Review: Near and Far (Lost and Found 2) by Nicole Williams


Title: Near and Far (Lost and Found 2)
Author: Nicole Williams
Date of publication: 28 July 2013
Genre/Themes: Contemporary Romance, Cowboys
Author's links:
Facebook / Website / Twitter / Goodreads

My rating: 3 Stars

Goodreads Blurb

There’s optimistic. And there’s Jesse Walker. 

If he wasn’t so charming, his sunny disposition and incessant grin would get old. Fast. 

Falling in love with the broken girl who had at first seemed immune to anything resembling love was the best thing to happen to Jesse since the Walkers adopted him when he was five. 

As Jesse’s life continues at the ranch and Rowen begins making her mark in the Seattle art community, they wonder where the middle ground is. Or if there even is one. 

As push comes to shove, they’re forced to make choices neither are eager to make, and Jesse and Rowen have to face what their lives might look like without the other. 

Can two people with such tragic pasts and different presents expect a promising future together? Whatever the answer, they’ll need a lot more than love to make it.

My Review

This is the sequel to Lost and Found (my review) and continues the story of Jesse and Rowen. I really enjoyed book 1 and not so much this one. What I found cute and sweet in Lost and Found - the reversed love story of the bad city girl falling for the good country cowboy - here seemed boring and even annoying.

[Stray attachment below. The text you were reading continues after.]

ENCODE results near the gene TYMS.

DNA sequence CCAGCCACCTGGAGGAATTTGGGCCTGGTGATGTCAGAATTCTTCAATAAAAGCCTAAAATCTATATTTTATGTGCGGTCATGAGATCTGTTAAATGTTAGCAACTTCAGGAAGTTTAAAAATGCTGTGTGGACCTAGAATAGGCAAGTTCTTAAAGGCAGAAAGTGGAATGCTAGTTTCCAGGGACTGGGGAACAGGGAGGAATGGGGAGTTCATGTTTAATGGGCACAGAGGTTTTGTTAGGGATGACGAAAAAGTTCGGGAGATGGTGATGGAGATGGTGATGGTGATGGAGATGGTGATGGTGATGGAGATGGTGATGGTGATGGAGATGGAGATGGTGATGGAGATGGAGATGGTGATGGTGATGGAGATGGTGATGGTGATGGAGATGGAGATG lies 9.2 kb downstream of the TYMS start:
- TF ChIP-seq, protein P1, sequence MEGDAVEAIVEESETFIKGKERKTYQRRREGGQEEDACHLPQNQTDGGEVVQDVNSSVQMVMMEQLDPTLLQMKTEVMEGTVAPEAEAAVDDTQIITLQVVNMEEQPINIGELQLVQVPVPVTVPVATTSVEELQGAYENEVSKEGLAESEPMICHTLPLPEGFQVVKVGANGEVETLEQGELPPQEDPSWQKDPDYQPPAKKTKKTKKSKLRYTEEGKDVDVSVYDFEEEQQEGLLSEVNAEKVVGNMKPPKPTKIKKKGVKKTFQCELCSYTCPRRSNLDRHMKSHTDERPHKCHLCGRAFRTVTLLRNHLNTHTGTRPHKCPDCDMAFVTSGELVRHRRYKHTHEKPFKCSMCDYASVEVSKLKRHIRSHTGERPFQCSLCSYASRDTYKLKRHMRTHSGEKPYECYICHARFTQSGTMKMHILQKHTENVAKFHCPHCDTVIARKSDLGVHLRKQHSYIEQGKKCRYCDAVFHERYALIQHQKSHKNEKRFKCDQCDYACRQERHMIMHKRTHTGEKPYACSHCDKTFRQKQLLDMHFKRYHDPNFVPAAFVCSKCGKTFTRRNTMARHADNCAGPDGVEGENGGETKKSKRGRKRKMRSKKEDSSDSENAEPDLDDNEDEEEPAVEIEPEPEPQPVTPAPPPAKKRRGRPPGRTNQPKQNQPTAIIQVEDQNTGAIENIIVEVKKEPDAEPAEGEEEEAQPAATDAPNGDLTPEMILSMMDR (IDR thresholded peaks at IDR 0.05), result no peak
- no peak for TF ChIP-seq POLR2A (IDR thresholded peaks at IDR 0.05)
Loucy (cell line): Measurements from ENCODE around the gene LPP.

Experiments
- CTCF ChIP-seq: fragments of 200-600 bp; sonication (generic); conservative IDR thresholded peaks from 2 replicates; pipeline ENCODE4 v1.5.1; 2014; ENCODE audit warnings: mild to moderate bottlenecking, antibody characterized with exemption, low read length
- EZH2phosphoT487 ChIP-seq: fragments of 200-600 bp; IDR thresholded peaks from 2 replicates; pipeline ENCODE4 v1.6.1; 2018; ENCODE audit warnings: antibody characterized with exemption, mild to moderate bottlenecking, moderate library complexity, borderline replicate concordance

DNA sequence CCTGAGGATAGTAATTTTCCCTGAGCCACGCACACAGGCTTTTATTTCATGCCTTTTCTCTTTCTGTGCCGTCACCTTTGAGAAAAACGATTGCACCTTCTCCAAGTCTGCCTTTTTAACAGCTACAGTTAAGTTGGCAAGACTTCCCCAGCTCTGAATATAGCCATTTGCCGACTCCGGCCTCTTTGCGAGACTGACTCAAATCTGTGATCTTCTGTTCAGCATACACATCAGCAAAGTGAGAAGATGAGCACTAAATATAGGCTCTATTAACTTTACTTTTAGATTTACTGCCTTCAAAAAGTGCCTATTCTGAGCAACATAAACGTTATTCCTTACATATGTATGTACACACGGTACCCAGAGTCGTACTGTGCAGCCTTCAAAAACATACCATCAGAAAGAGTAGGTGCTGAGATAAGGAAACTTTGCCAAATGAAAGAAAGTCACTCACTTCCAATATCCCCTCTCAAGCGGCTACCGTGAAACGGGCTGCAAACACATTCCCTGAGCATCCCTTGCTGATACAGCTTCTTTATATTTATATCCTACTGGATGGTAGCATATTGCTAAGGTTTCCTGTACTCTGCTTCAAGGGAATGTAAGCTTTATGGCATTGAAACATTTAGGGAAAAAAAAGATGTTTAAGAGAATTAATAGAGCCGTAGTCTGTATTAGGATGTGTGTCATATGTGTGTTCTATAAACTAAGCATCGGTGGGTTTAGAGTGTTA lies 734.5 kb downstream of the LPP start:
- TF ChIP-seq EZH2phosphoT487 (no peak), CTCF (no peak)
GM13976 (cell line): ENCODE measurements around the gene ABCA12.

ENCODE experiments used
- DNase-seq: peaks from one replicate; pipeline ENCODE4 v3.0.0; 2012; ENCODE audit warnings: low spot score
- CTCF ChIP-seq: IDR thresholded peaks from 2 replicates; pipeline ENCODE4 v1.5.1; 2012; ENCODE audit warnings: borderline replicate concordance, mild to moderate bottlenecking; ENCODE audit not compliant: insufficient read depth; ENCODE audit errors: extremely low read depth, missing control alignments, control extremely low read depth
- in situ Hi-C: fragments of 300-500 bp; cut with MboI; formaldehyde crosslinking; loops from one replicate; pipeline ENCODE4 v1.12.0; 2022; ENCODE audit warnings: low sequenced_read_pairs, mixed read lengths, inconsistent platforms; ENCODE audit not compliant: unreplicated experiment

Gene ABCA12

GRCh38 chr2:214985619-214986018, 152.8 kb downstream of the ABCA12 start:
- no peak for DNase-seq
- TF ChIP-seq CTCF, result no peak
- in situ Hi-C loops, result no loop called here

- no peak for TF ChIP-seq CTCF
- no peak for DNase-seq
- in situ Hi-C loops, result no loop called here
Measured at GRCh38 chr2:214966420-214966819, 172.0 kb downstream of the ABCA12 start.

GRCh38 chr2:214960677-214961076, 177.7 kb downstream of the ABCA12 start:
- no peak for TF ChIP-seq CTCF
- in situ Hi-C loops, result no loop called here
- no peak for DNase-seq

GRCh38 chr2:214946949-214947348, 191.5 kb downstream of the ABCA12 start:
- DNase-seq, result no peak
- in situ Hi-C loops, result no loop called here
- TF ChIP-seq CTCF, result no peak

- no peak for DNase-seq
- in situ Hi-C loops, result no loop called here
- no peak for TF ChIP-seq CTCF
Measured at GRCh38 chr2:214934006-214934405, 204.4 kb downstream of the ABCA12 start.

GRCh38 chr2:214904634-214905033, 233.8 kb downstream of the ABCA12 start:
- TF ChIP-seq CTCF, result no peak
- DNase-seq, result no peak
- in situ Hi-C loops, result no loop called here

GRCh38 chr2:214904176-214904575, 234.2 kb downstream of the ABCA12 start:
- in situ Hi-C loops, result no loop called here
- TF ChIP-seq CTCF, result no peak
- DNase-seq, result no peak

In this book we see god-like, perfect Jesse and troubled, artistic Rowen trying to make their long-distance relationship work. All the tension and miscommunication arising from being apart felt real and for me this was the best part of the book. They lead totally different lives when they are apart, yet they complete each other so fully when they are together. It really made some fairy tale romance.

On the other hand, I was disappointed with the actual conflict in story. It seemed artificial and contrived. Both Jesse and Rowen kept some secrets but the way they reacted when the truth came out appeared way too drastic, even illogical.

I liked the insight we were given into Jesse's past and the abuse he suffered. This just made him more real and lovable. His struggle with the nightmares and the pain were pretty convincing, yet I couldn't understand his conclusion that Rowen cannot rely on him because of that. 

I also wasn't thrilled with the "bad" guys - Jax and Jolene, who tried to break the relationship between Jesse and Rowen. They were too cliche and one-dimensiona. Furthermore, I didn't really see the purpose and value of the whole episode with Cillian. Alex and Syd, on the other hand, fitted well into the plot and created a nice mirror image for Jesse and Rowen's relationship.

What or rather who I really enjoyed in this book was Garth Black. His interactions with the rest of the characters, especially with Jesse and Rowen, were quite entertaining and fun to read. He not only successfully played matchmaker but added a touch of black humour and realistic badassness to the story. 

Overall, I can say that I expected more of this book, but still enjoyed it. Now I am definitely intrigued for the next instalment of the series, Finders Keepers, featuring Mr. Garth Black himself.

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